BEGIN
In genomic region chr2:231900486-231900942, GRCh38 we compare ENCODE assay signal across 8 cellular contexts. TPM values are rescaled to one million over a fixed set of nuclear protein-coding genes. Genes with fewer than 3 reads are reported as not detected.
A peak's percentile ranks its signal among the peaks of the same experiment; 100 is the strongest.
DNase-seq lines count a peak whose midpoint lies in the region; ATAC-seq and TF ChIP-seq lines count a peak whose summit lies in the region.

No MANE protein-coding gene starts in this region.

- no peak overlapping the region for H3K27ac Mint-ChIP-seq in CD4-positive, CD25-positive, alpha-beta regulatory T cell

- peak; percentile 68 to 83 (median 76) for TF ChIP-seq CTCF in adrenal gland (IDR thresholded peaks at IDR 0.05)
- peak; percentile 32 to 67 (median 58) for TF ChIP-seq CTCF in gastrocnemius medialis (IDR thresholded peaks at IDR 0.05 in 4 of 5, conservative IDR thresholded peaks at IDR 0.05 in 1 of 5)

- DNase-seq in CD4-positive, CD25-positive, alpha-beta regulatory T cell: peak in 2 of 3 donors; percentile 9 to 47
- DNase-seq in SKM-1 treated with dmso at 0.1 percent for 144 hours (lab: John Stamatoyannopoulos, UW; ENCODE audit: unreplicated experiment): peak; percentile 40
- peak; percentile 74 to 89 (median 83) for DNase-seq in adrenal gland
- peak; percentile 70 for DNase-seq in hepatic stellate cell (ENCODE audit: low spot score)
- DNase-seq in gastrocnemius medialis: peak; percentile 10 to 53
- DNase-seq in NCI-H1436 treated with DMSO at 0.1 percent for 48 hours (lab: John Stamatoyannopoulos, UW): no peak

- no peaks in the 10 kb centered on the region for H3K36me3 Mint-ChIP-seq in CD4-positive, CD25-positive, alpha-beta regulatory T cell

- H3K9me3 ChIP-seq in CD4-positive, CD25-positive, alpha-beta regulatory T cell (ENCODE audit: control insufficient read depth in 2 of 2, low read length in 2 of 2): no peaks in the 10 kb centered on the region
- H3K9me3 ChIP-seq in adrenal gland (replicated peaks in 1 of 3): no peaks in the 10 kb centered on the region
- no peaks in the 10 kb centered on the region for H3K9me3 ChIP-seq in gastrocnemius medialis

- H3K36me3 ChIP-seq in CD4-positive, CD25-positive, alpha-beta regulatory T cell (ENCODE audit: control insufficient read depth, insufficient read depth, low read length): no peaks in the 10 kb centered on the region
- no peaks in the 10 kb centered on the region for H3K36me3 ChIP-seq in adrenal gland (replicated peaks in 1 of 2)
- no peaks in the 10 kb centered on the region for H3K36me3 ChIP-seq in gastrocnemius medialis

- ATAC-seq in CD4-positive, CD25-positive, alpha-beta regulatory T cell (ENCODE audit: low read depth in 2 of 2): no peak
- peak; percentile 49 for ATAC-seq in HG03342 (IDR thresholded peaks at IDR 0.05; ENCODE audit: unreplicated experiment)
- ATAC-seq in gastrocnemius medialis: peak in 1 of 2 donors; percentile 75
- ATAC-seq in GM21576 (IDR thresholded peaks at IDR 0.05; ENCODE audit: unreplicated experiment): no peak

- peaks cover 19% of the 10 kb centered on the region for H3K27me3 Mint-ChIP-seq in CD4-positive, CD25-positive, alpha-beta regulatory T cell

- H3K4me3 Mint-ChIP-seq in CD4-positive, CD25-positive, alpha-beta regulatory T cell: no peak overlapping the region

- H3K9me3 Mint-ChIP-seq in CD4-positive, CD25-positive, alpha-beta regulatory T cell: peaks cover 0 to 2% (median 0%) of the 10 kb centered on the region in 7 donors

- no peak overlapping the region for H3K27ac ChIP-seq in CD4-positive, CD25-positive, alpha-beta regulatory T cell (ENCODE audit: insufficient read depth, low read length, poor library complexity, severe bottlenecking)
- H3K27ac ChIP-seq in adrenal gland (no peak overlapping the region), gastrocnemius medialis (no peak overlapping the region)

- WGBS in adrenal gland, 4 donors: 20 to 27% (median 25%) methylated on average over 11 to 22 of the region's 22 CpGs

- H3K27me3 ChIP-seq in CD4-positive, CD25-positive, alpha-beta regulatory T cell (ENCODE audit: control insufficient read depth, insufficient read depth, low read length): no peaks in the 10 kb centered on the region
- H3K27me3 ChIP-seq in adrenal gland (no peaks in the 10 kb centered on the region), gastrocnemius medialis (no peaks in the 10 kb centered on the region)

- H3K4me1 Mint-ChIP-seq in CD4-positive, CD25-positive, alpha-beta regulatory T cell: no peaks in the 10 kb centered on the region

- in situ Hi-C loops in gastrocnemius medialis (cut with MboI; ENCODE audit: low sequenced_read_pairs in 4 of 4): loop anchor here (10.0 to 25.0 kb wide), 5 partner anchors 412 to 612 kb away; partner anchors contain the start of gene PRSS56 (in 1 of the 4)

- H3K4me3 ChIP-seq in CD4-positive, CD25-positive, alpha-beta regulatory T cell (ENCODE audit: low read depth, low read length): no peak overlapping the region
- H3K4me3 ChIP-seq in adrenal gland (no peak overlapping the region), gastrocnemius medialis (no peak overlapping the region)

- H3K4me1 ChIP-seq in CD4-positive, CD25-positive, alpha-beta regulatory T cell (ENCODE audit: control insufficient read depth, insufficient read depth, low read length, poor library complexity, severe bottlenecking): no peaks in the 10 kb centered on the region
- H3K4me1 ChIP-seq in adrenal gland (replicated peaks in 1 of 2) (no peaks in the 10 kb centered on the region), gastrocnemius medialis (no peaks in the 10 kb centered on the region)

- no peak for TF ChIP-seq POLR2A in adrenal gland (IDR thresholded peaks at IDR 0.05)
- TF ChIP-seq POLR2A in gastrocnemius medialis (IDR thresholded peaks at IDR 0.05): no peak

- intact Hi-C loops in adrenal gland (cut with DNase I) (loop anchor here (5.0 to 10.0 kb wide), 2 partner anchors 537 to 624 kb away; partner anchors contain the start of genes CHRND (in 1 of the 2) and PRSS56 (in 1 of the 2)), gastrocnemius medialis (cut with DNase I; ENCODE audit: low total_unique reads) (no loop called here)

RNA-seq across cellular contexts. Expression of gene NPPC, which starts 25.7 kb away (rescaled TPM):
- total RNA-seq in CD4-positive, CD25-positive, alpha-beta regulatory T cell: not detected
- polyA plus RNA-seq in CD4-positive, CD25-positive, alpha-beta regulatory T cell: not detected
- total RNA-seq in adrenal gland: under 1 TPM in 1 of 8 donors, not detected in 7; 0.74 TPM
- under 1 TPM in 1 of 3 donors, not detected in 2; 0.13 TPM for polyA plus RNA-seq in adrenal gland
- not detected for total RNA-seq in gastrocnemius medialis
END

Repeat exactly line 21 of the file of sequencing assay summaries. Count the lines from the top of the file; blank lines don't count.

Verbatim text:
- ATAC-seq in CD4-positive, CD25-positive, alpha-beta regulatory T cell (ENCODE audit: low read depth in 2 of 2): no peak